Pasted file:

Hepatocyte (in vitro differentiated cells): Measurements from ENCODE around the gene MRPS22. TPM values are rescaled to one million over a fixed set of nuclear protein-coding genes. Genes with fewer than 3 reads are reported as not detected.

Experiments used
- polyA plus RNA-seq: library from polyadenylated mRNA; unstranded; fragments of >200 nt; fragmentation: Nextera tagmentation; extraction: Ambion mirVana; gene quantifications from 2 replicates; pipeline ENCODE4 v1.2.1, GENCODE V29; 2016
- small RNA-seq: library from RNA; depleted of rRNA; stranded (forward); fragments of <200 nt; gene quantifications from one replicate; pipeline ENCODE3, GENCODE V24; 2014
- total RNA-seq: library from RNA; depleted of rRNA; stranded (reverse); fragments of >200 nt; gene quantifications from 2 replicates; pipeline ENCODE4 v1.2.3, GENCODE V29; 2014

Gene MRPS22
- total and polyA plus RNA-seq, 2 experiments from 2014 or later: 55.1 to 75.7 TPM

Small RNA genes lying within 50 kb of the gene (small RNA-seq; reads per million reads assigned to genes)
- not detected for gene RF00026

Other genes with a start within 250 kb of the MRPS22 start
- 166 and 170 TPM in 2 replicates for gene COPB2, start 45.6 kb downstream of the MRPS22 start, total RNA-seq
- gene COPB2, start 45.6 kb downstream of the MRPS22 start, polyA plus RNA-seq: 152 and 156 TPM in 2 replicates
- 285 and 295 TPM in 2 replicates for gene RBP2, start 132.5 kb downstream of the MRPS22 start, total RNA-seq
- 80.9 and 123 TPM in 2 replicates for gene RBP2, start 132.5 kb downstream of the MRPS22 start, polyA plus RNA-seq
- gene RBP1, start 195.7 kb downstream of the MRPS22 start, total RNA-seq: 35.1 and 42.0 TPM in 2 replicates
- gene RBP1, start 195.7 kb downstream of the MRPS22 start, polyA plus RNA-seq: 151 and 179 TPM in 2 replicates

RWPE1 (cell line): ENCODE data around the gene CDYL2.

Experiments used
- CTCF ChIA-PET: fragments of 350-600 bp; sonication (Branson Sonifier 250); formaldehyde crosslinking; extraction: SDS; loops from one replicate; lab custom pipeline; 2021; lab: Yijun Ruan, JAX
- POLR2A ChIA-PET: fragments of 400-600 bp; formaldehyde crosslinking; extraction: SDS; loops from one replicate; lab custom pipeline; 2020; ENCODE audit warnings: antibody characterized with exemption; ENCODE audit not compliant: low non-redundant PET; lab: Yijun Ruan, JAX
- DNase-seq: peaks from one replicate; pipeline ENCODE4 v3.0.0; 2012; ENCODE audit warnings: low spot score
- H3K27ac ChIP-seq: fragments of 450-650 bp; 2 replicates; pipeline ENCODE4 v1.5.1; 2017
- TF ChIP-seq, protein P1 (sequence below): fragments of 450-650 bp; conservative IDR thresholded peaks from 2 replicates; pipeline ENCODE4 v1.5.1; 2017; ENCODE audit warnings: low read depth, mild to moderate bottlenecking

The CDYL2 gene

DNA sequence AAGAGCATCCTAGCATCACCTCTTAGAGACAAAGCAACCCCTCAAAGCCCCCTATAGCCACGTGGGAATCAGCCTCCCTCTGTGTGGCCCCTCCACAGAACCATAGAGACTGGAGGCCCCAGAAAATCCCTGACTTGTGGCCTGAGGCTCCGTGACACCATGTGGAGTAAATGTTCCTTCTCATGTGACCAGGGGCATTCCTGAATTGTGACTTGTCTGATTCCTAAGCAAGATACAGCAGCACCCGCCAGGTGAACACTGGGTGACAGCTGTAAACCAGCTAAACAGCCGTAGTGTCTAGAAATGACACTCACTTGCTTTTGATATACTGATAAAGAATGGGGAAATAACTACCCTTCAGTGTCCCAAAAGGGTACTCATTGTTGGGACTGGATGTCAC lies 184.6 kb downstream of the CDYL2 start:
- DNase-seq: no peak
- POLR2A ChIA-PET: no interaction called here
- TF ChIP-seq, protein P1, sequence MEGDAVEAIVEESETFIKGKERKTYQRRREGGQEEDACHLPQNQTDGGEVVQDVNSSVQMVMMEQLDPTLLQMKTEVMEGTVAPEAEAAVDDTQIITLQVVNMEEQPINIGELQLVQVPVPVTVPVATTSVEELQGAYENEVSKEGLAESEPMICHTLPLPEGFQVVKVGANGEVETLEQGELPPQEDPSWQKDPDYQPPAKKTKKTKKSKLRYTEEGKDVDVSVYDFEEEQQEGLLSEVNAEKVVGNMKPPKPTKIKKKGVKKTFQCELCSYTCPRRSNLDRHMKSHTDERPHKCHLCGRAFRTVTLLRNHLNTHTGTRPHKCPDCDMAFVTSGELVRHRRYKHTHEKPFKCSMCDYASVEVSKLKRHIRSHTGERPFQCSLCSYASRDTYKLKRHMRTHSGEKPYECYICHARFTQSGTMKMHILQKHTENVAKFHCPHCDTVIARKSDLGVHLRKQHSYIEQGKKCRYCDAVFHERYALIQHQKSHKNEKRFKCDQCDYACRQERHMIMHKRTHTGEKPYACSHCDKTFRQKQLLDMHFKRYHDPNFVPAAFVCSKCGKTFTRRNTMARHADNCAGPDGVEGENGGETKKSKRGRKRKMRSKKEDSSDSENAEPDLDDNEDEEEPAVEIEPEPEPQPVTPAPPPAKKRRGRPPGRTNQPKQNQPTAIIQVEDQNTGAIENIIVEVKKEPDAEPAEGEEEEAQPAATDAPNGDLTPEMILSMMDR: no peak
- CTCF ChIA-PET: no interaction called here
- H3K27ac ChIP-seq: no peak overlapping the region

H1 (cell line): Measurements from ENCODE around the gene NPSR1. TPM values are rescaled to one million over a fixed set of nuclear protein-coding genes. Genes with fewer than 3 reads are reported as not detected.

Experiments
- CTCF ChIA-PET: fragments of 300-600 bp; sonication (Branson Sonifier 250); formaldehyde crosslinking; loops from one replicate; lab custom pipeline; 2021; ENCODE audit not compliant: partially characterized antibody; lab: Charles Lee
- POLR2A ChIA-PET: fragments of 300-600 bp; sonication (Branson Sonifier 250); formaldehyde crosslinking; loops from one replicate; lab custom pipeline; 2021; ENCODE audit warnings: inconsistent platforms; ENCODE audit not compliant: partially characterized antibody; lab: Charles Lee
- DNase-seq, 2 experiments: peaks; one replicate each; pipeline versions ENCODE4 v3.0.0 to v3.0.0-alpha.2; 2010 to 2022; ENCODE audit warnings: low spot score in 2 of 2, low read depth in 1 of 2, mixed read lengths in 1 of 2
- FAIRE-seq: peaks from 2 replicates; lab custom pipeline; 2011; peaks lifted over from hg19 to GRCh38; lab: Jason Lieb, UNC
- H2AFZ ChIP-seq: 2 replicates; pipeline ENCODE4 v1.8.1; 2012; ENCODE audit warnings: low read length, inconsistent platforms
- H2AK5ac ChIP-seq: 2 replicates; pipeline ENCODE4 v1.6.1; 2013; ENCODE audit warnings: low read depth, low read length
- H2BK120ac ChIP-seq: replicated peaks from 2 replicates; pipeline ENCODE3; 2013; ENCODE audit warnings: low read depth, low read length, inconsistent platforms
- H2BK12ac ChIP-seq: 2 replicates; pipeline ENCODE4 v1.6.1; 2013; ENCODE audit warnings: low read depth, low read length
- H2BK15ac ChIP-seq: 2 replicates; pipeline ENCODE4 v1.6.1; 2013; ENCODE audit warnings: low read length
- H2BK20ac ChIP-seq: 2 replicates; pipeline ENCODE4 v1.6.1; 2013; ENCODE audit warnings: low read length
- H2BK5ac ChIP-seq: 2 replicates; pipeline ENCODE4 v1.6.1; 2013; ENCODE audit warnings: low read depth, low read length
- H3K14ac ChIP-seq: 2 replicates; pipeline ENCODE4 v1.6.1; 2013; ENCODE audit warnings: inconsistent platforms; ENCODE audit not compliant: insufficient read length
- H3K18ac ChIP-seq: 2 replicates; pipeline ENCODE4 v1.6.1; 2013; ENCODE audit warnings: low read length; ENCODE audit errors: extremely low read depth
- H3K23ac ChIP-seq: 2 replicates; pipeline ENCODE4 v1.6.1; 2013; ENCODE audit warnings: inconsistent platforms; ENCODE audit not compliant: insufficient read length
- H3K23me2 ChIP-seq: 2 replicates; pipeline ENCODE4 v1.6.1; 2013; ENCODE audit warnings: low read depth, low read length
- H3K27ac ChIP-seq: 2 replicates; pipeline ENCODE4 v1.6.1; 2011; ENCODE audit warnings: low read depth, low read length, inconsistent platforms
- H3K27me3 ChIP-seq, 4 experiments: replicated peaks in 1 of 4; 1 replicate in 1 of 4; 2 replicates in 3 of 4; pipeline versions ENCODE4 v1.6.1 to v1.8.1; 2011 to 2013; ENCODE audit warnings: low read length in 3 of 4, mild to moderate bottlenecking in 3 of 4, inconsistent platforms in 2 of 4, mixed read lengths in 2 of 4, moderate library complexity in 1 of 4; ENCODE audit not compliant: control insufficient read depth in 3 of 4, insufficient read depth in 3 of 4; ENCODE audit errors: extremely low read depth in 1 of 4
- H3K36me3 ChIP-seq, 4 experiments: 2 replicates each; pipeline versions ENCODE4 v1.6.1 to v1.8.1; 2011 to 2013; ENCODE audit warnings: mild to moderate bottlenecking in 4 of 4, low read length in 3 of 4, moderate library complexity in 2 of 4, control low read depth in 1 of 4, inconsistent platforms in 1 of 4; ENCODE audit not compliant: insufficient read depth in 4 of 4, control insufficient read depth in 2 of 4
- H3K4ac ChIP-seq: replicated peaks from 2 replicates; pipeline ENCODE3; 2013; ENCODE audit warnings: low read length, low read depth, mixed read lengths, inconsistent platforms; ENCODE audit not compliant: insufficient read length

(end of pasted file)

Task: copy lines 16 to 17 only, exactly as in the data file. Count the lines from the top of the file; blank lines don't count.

- gene RBP1, start 195.7 kb downstream of the MRPS22 start, polyA plus RNA-seq: 151 and 179 TPM in 2 replicates

RWPE1 (cell line): ENCODE data around the gene CDYL2.